Not to be outdone by the New York State legislature’s flurry of eleventh-hour lawmaking (which we previously reported on here and here), the New York City Council recently passed an employment bill pending since April of 2018. The new law, Int. No. 0799-2018, amends and broadens workplace anti-retaliation protections under § 8-107(7)(v) of the New York City Human Rights Law (“NYCHRL”) by including that it is illegal to retaliate against an employee or applicant who requests a reasonable accommodation under the law. READ MORE
Major changes are in store for New York employers under a new bill passed in the waning hours of the 2019 legislative session. As part of an ongoing, multi-year effort to address sexual harassment and other discrimination and harassment issues, the New York legislature on June 19, 2019 passed Assembly Bill 8421 (“AB 8421”), a compendium bill that introduces new and refined employee protections against harassment, retaliation, and discrimination in the workplace. AB 8421 amends the New York State Human Rights Law (“NYSHRL”) to usher in new affirmative protections and procedural mandates that will significantly affect employer liability under state law. Building on protections previously enacted under the 2018 state budget, AB 8421 will expand prohibitions on nondisclosure agreements and arbitration agreements to categories of discrimination and harassment beyond sexual harassment. Key elements of AB 8421 are described below. READ MORE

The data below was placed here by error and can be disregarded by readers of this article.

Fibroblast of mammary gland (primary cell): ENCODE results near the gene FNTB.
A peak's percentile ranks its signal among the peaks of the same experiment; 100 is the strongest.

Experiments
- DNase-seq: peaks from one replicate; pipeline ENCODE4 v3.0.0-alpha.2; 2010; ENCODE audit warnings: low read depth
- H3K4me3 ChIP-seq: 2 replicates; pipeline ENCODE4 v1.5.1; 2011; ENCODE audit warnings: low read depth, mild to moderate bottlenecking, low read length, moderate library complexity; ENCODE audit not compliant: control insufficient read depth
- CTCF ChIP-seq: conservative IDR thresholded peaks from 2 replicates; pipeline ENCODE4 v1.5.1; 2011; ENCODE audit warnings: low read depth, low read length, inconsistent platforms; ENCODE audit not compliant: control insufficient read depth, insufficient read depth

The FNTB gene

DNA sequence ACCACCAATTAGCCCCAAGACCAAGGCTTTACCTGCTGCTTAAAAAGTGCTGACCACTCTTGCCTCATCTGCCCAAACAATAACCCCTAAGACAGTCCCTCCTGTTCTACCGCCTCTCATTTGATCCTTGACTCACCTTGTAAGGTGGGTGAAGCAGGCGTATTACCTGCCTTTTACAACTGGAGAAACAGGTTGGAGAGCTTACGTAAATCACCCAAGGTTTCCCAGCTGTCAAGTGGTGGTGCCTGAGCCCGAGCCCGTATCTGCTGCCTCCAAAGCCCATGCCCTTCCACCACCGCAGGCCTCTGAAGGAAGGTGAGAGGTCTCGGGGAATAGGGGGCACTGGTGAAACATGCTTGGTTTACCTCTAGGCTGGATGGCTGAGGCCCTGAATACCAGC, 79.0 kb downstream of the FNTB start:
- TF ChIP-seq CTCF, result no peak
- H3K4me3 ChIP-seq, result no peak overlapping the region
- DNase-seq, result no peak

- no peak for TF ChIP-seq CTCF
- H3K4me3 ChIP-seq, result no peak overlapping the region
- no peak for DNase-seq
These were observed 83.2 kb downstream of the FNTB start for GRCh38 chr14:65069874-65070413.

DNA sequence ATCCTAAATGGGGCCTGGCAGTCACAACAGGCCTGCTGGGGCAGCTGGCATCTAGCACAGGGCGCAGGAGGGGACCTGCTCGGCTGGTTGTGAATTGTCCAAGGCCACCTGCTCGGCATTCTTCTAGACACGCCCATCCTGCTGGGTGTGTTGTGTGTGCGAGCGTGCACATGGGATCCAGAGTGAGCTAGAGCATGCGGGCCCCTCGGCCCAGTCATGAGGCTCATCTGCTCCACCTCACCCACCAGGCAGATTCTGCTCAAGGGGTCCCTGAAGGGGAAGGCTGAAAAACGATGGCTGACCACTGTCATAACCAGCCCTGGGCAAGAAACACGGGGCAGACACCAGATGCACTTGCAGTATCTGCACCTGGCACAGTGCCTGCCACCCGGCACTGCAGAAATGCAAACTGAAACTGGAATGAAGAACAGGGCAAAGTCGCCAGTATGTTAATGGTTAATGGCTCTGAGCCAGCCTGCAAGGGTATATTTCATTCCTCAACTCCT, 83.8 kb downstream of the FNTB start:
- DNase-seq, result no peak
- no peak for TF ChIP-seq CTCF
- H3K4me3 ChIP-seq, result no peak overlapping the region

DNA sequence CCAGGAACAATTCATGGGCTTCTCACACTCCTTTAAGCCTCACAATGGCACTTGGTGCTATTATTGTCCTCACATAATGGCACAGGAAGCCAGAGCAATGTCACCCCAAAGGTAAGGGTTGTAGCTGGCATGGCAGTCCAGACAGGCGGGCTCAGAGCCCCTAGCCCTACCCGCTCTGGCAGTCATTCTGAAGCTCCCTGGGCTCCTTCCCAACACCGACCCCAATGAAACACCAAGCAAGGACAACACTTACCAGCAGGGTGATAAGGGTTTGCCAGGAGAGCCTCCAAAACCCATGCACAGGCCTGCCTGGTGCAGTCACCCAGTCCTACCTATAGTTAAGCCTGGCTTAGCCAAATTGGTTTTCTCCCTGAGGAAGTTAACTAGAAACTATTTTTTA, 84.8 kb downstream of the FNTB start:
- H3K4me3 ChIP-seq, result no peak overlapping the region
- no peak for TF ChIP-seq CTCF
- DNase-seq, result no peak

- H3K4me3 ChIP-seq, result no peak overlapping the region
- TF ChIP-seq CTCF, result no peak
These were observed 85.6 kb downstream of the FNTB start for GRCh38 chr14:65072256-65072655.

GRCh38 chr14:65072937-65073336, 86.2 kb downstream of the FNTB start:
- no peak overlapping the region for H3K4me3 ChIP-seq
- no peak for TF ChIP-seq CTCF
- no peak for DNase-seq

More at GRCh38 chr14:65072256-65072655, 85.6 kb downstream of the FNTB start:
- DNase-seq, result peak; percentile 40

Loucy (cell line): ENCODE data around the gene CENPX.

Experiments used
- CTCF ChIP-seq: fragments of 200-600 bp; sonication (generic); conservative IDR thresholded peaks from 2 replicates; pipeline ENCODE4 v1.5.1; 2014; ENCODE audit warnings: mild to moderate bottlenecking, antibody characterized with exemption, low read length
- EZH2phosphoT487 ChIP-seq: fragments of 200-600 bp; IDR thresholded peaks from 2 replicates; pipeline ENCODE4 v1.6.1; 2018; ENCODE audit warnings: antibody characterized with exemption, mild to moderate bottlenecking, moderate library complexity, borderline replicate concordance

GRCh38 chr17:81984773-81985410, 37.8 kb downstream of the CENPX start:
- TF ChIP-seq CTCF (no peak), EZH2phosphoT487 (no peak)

As was reported late last year, the Department of Labor (“DOL”) in 2018 published an Opinion Letter (FLSA2018-27), effectively rescinding the agency’s 80/20 tip credit rule. In general, the tip credit rule permits employers in tip-producing industries, such as the restaurant industry, to compensate employees at a minimum rate of $2.13 per hour, and to take a credit against the tips an employee receives. An employer is additionally responsible for the remainder of an employee’s wages, if any, between what the employee earned in wages and tips combined, and the federal minimum wage. READ MORE